Saturday, February 14, 2009

Songs of innocence

I'm betting that Charles Ardai, whose first two novels were published under the name Richard Aleas, loves I, the Jury. I don't suppose on the surface that's probably an unlikely prediction to make about the founder of Hard Case Crime. One could likely as easily insert any of a number of other iconic hard boiled novels and seem as a likely a bet.

But maybe it really bugs him. I'm not sure. Maybe both.

Both Little Girl Lost and Songs of Innocence, his two novels about a young detective named John Blake, seem to echo it, to poetically reinterpret it.

Max Allan Collins says that he now sees the first two of his Nolan novels as one long novel, now published as Two For the Money, and having read it all in a sitting or two, I see why. Not that anyone couldn't tell you where one story ends and the other one started, even without the page marking the changeover.

These two Blake novels feel perhaps even more like one novel, although perhaps even more like two sides of a coin, companion pieces. My review of "Little Girl Lost" on its own was tepid.

Frankly, unlike some others, my review of The Godfather would be tepid, at least relative to current opinion. It's The Godfather Part II that places it into a perspective, comments, echoes and rephrases the original work and ideas in a way that makes it great. On its own, its still too close to the tawdry self-conscious Jacqueline Susann/Harold Robbins "bestseller" roots of Mario Puzo's novel The Godfather.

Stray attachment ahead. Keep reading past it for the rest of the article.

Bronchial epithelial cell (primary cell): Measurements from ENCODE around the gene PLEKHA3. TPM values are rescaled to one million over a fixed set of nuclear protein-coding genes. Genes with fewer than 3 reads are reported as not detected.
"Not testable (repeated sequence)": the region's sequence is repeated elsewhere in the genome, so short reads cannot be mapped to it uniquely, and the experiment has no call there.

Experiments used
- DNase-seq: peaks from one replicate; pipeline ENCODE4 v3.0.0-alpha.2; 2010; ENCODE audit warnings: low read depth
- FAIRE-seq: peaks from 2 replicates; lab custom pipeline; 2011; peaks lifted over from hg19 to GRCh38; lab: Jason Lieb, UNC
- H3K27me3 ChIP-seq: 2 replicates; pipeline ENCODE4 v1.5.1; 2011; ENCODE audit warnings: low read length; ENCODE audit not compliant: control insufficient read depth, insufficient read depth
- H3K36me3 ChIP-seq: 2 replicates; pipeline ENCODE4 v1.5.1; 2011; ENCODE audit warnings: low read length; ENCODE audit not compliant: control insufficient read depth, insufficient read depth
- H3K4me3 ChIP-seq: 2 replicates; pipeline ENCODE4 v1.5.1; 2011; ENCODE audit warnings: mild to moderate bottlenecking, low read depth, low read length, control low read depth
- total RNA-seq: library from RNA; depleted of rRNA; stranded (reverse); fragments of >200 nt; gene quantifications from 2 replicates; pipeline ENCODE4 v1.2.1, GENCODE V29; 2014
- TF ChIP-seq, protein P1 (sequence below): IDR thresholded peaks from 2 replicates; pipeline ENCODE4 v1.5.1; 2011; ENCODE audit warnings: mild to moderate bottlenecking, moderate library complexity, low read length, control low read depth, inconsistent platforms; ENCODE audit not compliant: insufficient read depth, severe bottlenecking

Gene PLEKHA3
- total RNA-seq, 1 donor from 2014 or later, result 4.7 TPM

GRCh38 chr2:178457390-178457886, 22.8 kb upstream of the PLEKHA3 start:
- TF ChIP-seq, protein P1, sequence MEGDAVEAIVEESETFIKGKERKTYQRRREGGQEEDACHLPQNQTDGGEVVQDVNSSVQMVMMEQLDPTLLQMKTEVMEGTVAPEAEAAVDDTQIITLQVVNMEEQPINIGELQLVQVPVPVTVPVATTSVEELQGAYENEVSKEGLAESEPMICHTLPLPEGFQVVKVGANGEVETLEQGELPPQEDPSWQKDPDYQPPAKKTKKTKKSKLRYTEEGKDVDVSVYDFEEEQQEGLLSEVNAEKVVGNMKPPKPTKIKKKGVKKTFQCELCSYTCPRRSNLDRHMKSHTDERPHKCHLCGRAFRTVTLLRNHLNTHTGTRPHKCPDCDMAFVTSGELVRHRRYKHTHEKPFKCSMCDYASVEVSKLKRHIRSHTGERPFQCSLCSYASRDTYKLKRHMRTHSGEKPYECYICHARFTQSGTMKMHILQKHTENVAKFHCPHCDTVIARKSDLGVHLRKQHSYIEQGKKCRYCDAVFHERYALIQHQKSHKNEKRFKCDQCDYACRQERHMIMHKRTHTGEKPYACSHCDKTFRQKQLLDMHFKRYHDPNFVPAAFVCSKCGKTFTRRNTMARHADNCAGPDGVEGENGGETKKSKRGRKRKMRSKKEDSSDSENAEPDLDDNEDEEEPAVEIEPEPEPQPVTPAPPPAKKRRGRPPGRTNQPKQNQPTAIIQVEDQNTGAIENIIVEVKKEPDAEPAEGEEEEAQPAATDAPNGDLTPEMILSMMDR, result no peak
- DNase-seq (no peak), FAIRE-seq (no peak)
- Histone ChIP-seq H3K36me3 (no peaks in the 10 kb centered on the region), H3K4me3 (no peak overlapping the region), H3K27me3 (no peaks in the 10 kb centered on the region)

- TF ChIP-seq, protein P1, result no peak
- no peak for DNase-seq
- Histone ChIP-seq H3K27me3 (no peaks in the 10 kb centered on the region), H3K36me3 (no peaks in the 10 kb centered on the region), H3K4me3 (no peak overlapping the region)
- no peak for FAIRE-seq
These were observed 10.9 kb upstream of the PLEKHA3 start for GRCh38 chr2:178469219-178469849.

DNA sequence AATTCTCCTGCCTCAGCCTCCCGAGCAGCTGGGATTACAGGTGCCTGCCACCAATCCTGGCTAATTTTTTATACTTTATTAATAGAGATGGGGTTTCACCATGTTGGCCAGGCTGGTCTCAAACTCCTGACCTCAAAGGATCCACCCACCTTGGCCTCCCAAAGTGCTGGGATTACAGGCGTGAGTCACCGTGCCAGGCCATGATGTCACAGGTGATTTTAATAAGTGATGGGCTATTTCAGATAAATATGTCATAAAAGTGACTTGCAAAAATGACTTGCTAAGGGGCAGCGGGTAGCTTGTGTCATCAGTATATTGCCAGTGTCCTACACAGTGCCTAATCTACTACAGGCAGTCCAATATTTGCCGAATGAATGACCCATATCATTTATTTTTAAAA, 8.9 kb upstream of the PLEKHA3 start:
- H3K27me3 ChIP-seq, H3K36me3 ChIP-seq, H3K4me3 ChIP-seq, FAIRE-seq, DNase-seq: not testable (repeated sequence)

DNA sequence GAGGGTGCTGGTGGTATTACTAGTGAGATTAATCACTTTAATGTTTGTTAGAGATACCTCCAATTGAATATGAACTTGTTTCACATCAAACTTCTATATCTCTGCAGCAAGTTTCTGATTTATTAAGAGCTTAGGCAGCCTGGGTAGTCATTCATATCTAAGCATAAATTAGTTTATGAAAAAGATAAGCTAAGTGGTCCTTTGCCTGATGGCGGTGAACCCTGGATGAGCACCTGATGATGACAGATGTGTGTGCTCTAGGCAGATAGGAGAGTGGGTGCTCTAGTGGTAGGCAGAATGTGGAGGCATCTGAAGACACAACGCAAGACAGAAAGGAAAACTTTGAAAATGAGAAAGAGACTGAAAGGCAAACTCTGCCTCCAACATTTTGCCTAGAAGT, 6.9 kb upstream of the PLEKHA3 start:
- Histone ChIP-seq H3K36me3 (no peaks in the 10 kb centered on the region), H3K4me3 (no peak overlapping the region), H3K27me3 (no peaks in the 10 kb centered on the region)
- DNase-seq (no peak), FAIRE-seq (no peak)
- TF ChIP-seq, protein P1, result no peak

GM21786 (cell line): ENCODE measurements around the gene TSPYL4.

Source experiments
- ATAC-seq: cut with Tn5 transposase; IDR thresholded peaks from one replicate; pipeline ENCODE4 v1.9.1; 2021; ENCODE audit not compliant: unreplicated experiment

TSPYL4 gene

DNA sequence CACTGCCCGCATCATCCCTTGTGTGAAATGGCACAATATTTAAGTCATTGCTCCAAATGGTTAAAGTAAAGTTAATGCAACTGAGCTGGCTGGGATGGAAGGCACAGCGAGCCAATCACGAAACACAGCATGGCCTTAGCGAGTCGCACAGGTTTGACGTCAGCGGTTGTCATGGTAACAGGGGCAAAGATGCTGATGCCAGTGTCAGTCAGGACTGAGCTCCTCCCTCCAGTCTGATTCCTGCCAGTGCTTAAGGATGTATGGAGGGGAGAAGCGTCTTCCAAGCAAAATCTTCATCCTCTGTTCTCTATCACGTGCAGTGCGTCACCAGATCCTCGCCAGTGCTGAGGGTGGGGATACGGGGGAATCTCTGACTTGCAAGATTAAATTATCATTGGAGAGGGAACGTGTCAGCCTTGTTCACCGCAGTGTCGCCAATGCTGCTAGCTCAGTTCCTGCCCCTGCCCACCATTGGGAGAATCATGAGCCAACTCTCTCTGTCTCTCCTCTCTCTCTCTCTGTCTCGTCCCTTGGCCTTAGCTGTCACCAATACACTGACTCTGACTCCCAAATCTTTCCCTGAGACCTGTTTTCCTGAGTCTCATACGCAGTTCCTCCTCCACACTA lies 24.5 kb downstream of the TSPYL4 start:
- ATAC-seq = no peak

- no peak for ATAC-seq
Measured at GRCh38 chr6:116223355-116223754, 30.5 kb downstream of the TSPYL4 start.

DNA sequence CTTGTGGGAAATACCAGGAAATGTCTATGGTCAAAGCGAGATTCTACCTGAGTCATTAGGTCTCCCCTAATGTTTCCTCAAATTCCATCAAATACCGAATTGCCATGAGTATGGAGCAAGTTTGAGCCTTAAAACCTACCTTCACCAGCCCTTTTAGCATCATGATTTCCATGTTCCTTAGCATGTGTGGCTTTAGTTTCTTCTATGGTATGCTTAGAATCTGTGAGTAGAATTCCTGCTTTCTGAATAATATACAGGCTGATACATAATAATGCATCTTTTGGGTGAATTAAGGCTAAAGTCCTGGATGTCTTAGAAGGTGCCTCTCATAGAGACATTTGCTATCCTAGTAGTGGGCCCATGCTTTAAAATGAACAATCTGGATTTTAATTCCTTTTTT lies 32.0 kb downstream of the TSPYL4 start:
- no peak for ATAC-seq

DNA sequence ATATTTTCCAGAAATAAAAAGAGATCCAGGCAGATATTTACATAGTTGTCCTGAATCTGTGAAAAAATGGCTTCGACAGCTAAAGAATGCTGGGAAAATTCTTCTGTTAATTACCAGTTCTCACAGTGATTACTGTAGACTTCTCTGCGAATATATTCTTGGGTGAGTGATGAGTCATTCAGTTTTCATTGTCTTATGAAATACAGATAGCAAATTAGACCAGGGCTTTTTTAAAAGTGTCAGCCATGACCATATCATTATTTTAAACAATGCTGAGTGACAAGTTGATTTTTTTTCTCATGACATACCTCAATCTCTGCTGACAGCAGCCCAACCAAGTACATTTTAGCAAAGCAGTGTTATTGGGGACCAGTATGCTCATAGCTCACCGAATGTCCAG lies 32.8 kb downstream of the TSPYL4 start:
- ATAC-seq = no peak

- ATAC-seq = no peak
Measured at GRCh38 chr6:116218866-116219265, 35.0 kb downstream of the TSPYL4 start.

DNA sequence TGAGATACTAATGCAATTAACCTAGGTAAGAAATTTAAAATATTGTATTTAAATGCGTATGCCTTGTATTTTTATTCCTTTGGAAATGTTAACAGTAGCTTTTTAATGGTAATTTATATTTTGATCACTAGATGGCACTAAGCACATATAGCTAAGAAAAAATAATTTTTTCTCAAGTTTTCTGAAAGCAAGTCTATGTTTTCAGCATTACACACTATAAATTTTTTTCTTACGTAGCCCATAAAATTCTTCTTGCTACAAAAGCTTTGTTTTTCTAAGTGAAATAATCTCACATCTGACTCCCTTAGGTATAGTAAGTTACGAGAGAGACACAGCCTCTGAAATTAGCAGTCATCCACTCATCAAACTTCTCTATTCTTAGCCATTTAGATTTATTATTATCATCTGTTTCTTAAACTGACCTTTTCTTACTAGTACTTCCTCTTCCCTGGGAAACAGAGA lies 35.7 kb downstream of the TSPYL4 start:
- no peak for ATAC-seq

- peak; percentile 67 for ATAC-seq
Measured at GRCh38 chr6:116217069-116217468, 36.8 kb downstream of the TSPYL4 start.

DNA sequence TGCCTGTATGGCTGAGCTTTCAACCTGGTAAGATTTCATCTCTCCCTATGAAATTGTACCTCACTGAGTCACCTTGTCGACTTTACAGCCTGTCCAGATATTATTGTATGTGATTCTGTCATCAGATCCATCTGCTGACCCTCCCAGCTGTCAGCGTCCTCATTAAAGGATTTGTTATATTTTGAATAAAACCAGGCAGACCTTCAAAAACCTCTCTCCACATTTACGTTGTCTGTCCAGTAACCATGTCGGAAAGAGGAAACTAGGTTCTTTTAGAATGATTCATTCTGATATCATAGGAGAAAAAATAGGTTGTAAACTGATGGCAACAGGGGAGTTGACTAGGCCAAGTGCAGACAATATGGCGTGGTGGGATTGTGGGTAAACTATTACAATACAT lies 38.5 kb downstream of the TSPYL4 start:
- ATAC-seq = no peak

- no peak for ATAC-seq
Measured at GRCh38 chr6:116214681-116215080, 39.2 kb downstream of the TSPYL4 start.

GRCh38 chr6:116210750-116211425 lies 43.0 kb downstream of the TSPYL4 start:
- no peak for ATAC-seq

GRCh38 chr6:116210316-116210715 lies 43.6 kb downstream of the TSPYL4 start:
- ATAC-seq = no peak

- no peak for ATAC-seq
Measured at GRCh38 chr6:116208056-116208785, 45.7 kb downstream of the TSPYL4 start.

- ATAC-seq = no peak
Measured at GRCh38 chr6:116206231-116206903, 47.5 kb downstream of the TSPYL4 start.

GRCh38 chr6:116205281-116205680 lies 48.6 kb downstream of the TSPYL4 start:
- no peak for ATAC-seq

"Songs of Innocence" similarly holds a mirror to its predecessor. It re-examines it, comments on it, echoes its ideas back, rephrases, rethinks and causes you to rethink the ideas. It deepens the character and his struggle and makes it both more specific and more universal. There could be no confusing this John Blake with a character who is driven by the needs of the plot. The sadness that haunts him, the regret. The drive he has to solve this crime, which while driving the plot, also unveils his basic failings as a person, to those around him and to himself.

Look, I can feel this all as oversell myself. These are books that should absolutely be picked up just to fill some time on a lazy afternoon or why ever it might be you read mysteries and thrillers. Not the least of which because they deliver on what any normal person wants from that kind of book. My further excitement and examination, well, come back when you're done and see if you don't agree... I'd be especially curious if I'm the only one with this Spillane theory...


Jonathan Lapper said...

That audio thing is freakin' me out man! I want to put it on Cinema Styles but I fear I would start writing nothing but posts on farting and use words like "poopy" constantly just to hear them read aloud.

Neil Sarver said...

I enjoy it, probably more than I ought to. I am trying my best to not write for it, so don't make me all tempted, damn you!

Jonathan Lapper said...

I put it up on The Invisible Edge and I'm entertained like a simple child. Hearing the computer voice read those kinds of posts out loud is funnier to me than it should be. The most recent one on indecent exposure seemed made for it. Thanks Neil.

Neil Sarver said...

Anything I can do to make the Internet sillier can only make me happy.

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